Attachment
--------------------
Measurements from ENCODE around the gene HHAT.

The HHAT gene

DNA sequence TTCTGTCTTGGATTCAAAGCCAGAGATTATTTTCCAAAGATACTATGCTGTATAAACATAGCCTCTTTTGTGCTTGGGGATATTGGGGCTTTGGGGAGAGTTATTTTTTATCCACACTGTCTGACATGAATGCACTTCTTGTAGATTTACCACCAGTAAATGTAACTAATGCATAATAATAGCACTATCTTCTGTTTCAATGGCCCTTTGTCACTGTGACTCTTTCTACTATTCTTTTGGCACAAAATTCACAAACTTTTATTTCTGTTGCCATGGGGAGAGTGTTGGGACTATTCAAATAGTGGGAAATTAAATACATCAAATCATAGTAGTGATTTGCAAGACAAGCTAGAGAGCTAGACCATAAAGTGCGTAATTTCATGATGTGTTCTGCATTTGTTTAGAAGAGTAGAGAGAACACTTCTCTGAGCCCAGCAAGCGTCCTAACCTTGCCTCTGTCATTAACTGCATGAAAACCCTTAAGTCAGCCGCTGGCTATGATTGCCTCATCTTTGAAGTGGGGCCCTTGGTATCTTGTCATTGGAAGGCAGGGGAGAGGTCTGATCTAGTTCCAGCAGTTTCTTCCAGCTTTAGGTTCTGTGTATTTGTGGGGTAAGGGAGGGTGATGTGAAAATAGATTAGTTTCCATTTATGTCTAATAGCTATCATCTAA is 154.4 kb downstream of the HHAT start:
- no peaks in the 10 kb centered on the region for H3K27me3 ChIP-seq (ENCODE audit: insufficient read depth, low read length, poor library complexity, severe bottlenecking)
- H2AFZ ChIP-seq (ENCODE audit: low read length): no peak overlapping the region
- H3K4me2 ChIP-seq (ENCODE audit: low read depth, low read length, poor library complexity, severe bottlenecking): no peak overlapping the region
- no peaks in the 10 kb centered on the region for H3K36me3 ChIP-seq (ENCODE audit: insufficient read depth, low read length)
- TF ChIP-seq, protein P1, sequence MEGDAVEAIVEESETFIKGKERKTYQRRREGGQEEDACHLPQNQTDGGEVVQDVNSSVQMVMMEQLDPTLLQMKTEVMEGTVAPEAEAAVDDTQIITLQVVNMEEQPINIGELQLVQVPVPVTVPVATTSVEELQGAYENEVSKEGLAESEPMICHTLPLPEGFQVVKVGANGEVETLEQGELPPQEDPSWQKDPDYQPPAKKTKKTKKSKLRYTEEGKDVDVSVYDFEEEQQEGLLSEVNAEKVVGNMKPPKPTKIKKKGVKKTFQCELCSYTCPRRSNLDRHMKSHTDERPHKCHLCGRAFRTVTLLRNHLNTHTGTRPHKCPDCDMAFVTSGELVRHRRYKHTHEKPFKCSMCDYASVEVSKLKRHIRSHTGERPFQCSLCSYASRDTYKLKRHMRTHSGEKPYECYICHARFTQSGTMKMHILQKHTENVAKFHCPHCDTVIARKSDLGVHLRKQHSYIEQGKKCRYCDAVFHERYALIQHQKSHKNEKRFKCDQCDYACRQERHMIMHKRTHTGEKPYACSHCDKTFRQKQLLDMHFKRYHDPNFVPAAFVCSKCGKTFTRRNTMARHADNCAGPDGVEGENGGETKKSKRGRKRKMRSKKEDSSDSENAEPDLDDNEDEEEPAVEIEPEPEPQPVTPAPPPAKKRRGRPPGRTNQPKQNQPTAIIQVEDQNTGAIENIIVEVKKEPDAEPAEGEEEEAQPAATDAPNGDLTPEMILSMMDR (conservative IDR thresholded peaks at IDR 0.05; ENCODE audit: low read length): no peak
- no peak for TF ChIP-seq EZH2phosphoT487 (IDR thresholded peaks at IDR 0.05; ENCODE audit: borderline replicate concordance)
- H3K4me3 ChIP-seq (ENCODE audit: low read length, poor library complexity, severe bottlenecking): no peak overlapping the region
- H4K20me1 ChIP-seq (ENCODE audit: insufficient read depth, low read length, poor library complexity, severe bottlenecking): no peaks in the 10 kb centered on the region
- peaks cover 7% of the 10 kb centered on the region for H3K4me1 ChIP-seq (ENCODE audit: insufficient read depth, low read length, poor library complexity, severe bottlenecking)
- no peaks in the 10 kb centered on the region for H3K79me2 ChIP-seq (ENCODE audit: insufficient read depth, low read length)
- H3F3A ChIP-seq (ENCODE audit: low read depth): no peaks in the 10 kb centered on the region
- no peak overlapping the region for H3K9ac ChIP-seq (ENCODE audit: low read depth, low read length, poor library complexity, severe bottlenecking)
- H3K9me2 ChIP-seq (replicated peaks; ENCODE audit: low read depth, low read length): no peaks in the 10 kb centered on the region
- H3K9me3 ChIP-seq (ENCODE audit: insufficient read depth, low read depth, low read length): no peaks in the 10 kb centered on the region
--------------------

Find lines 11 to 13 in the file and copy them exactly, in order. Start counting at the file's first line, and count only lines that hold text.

- H4K20me1 ChIP-seq (ENCODE audit: insufficient read depth, low read length, poor library complexity, severe bottlenecking): no peaks in the 10 kb centered on the region
- peaks cover 7% of the 10 kb centered on the region for H3K4me1 ChIP-seq (ENCODE audit: insufficient read depth, low read length, poor library complexity, severe bottlenecking)
- no peaks in the 10 kb centered on the region for H3K79me2 ChIP-seq (ENCODE audit: insufficient read depth, low read length)